Acute pancreatitis is the inflammation of the pancreas, which creates and releases insulin and glucagon to keep the sugar levels in your blood stable. It also creates the enzymes that digest your food in the small intestine. When these enzymes accidentally get activated in the pancreas, they digest the pancreas itself, causing pain and inflammation.

Rarity: Rare

Top Symptoms: constant abdominal pain, nausea or vomiting, being severely ill, severe abdominal pain, fever

Symptoms that always occur with acute pancreatitis: constant abdominal pain

Urgency: Hospital emergency room

Side Pain Treatments and Relief

You should consult a physician for persistent side pain. However, if you think it is likely related to a minor injury or muscle strain, at-home side pain treatments can be tried first.

At-home treatments

The following treatments for side pain can be tried at home.

  • Rest: Rest can help muscle soreness associated with overuse or minor trauma.
  • Pain medication: Acetaminophen (Tylenol) can help reduce pain and discomfort. Avoid excessive use of ibuprofen (Advil, Motrin) and other NSAIDs that can worsen kidney function.
  • Ice or heat: A heat pack, ice-pack or cool washcloth can help with the discomfort associated with minor trauma or overuse injury.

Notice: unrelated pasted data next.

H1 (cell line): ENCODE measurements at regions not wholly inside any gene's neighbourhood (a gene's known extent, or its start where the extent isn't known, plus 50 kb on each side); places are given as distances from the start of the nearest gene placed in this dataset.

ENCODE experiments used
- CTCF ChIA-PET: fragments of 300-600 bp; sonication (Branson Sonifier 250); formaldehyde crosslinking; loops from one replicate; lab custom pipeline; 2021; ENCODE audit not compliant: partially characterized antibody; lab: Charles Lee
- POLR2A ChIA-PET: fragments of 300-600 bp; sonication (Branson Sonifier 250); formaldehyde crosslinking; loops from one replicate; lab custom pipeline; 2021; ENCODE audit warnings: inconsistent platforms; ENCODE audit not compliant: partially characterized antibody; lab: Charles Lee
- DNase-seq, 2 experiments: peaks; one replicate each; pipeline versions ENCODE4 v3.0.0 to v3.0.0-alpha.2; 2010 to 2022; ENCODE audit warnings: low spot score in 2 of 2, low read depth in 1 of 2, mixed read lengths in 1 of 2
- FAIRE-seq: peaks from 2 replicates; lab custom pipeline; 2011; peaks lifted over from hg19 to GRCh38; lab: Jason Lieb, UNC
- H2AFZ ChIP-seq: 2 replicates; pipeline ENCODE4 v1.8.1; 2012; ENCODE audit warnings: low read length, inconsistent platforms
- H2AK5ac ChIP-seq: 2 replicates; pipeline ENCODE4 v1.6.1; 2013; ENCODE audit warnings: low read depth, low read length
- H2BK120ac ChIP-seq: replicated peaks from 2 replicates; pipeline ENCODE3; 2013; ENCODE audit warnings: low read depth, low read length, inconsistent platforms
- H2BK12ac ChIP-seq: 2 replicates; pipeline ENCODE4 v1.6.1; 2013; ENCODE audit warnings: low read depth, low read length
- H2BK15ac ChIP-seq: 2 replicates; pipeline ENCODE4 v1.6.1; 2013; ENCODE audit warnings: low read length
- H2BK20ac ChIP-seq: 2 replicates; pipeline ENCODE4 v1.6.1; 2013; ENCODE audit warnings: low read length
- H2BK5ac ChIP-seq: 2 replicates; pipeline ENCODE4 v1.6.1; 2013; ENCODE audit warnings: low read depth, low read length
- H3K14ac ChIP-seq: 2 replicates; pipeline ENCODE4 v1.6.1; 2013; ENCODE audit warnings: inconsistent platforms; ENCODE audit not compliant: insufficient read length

• Stretching: Performing side bends and other stretches of the side muscles can be beneficial as you recover.

When to see a doctor

If at-home treatments aren't enough, you and your doctor can discuss the following and decide what is best.

  • Urine and blood chemistry testing: A doctor may order testing of your urine and blood to evaluate the cause of your pain and your kidney function.
  • Imaging: A doctor may order ultrasounds or CT scans to better evaluate your condition.
  • IV fluids: These can help with dehydration and electrolyte imbalances.
  • Antibiotics: If your pain is caused by an infection, a doctor may prescribe antibiotics to treat you. This may require a stay in the hospital for intravenous medications.
  • Surgery: Certain conditions or large kidney stones require surgery for effective management.

When it is an emergency

You should seek help without delay if you have:

  • Serious trauma
  • Fever
  • Decrease in urine output or change in urine coloration
  • Pain with urination
  • A history of kidney disease or immunocompromised condition

Prevention

Not all causes of flank or side pain can be prevented. However, drinking plenty of water is one of the best things you can do for both your kidneys and your overall health. It's also important to use proper form when exercising or lifting. Consult a professional if necessary.

FAQs About Side Pain

Here are some frequently asked questions about side pain.

Why do I have pain in the lower right side of my back?